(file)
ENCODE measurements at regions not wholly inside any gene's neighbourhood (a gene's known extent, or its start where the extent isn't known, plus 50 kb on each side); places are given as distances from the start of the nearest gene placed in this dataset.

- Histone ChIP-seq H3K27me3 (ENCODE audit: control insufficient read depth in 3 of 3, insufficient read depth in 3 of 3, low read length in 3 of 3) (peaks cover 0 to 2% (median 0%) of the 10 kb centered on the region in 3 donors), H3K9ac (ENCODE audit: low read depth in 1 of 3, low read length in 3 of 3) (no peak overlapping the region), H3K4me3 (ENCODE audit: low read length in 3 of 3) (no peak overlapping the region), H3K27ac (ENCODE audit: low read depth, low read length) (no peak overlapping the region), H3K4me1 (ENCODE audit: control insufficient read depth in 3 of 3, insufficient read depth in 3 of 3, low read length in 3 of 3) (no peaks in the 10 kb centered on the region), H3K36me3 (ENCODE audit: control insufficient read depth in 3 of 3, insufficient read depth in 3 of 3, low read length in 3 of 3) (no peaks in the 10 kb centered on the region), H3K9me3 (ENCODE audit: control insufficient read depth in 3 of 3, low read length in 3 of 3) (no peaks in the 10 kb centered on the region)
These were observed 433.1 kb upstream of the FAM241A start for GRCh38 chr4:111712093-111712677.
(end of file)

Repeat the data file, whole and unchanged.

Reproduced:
ENCODE measurements at regions not wholly inside any gene's neighbourhood (a gene's known extent, or its start where the extent isn't known, plus 50 kb on each side); places are given as distances from the start of the nearest gene placed in this dataset.

- Histone ChIP-seq H3K27me3 (ENCODE audit: control insufficient read depth in 3 of 3, insufficient read depth in 3 of 3, low read length in 3 of 3) (peaks cover 0 to 2% (median 0%) of the 10 kb centered on the region in 3 donors), H3K9ac (ENCODE audit: low read depth in 1 of 3, low read length in 3 of 3) (no peak overlapping the region), H3K4me3 (ENCODE audit: low read length in 3 of 3) (no peak overlapping the region), H3K27ac (ENCODE audit: low read depth, low read length) (no peak overlapping the region), H3K4me1 (ENCODE audit: control insufficient read depth in 3 of 3, insufficient read depth in 3 of 3, low read length in 3 of 3) (no peaks in the 10 kb centered on the region), H3K36me3 (ENCODE audit: control insufficient read depth in 3 of 3, insufficient read depth in 3 of 3, low read length in 3 of 3) (no peaks in the 10 kb centered on the region), H3K9me3 (ENCODE audit: control insufficient read depth in 3 of 3, low read length in 3 of 3) (no peaks in the 10 kb centered on the region)
These were observed 433.1 kb upstream of the FAM241A start for GRCh38 chr4:111712093-111712677.